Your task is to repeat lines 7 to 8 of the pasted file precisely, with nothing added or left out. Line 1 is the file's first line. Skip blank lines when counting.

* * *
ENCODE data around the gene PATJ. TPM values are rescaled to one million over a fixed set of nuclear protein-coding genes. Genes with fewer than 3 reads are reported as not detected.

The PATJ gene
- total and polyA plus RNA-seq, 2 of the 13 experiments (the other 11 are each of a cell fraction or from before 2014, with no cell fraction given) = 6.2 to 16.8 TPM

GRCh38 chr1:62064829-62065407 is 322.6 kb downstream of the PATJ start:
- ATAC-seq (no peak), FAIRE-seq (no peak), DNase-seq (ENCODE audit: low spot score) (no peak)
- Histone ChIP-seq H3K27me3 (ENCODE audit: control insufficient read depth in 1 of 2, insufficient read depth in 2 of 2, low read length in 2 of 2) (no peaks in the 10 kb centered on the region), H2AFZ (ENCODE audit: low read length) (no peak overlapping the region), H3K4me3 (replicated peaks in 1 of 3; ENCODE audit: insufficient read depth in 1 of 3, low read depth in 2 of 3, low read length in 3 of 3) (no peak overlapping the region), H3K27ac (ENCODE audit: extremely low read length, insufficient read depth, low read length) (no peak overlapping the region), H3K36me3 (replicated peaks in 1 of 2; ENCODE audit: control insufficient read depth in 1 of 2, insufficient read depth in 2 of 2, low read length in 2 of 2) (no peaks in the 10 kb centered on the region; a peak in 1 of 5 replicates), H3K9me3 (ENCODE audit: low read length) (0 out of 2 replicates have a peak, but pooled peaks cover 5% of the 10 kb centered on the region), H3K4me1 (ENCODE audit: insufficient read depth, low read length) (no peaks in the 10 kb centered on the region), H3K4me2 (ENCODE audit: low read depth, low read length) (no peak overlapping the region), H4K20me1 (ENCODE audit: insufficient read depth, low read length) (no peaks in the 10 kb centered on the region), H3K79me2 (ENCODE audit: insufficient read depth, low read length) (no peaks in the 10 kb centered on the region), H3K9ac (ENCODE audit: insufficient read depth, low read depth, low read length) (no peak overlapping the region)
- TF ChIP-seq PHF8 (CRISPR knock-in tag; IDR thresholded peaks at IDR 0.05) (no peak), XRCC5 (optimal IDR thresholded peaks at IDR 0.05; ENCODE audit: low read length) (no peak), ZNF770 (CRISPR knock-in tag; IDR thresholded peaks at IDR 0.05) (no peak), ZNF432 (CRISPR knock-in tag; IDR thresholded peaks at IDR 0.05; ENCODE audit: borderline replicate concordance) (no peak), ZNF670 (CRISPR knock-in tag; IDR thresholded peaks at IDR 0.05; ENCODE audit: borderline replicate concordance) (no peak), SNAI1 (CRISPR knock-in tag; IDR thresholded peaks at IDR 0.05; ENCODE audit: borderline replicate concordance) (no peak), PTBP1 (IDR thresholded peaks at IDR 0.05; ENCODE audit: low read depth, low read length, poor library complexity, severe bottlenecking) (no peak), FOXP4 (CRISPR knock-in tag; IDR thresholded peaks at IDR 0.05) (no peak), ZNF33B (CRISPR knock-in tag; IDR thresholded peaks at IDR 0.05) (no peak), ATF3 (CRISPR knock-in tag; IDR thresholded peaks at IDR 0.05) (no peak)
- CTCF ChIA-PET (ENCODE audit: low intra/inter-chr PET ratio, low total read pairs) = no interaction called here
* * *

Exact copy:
- TF ChIP-seq PHF8 (CRISPR knock-in tag; IDR thresholded peaks at IDR 0.05) (no peak), XRCC5 (optimal IDR thresholded peaks at IDR 0.05; ENCODE audit: low read length) (no peak), ZNF770 (CRISPR knock-in tag; IDR thresholded peaks at IDR 0.05) (no peak), ZNF432 (CRISPR knock-in tag; IDR thresholded peaks at IDR 0.05; ENCODE audit: borderline replicate concordance) (no peak), ZNF670 (CRISPR knock-in tag; IDR thresholded peaks at IDR 0.05; ENCODE audit: borderline replicate concordance) (no peak), SNAI1 (CRISPR knock-in tag; IDR thresholded peaks at IDR 0.05; ENCODE audit: borderline replicate concordance) (no peak), PTBP1 (IDR thresholded peaks at IDR 0.05; ENCODE audit: low read depth, low read length, poor library complexity, severe bottlenecking) (no peak), FOXP4 (CRISPR knock-in tag; IDR thresholded peaks at IDR 0.05) (no peak), ZNF33B (CRISPR knock-in tag; IDR thresholded peaks at IDR 0.05) (no peak), ATF3 (CRISPR knock-in tag; IDR thresholded peaks at IDR 0.05) (no peak)
- CTCF ChIA-PET (ENCODE audit: low intra/inter-chr PET ratio, low total read pairs) = no interaction called here